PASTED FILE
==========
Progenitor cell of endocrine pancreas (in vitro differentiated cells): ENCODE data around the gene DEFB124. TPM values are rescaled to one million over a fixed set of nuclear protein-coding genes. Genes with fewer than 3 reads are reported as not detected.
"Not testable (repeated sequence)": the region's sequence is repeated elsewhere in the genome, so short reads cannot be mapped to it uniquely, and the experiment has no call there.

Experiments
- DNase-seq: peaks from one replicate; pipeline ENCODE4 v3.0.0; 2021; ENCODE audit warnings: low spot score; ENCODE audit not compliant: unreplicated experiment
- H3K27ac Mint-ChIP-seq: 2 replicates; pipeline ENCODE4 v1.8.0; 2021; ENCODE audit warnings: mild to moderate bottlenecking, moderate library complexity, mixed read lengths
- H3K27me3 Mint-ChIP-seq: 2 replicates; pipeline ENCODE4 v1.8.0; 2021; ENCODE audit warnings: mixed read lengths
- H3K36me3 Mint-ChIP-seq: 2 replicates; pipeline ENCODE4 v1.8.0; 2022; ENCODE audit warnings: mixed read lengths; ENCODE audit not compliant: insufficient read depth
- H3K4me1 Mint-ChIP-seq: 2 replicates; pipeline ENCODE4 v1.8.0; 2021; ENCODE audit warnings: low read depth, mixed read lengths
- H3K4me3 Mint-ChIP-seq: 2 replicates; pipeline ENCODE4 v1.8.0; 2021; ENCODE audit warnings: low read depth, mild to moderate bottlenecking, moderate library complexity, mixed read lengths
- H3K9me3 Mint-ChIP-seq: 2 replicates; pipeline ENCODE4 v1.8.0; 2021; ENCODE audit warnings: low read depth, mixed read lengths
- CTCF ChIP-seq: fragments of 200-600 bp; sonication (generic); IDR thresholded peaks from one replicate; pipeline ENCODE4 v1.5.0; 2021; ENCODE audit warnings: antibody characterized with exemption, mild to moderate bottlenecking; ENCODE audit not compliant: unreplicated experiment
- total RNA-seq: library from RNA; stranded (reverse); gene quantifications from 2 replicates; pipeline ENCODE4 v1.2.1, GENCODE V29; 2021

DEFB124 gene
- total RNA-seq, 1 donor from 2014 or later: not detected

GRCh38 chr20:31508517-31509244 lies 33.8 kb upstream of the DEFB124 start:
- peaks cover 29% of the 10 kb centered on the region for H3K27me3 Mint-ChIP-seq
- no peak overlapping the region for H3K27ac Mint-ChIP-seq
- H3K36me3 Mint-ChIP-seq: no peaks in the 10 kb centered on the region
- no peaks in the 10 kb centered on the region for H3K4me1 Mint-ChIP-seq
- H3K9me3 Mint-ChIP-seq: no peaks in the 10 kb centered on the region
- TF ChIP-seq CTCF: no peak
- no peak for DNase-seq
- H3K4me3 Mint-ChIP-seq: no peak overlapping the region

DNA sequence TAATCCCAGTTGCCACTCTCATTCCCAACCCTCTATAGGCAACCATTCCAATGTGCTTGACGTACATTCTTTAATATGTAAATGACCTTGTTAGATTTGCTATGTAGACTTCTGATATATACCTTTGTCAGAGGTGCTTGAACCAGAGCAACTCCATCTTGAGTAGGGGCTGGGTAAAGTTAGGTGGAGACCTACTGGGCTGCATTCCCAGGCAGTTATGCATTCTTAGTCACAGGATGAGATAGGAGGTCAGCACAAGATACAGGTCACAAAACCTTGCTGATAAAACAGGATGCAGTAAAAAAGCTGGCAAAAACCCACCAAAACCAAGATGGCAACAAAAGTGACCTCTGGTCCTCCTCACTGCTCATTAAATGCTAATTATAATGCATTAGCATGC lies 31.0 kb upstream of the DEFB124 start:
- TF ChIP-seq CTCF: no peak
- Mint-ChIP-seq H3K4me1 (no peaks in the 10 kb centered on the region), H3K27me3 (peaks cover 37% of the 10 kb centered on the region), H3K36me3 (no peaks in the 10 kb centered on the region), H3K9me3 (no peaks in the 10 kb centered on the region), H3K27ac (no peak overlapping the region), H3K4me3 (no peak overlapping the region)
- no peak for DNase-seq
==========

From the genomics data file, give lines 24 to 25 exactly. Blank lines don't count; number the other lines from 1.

DNA sequence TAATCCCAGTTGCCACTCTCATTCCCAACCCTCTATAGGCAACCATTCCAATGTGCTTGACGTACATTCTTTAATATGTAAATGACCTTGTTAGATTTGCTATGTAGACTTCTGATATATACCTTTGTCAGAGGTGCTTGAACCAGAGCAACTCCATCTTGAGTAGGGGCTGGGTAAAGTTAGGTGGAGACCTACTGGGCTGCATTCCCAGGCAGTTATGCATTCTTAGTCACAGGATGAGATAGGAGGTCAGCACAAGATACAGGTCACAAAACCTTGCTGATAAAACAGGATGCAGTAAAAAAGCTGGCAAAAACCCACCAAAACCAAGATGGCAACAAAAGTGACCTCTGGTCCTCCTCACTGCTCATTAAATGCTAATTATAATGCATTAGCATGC lies 31.0 kb upstream of the DEFB124 start:
- TF ChIP-seq CTCF: no peak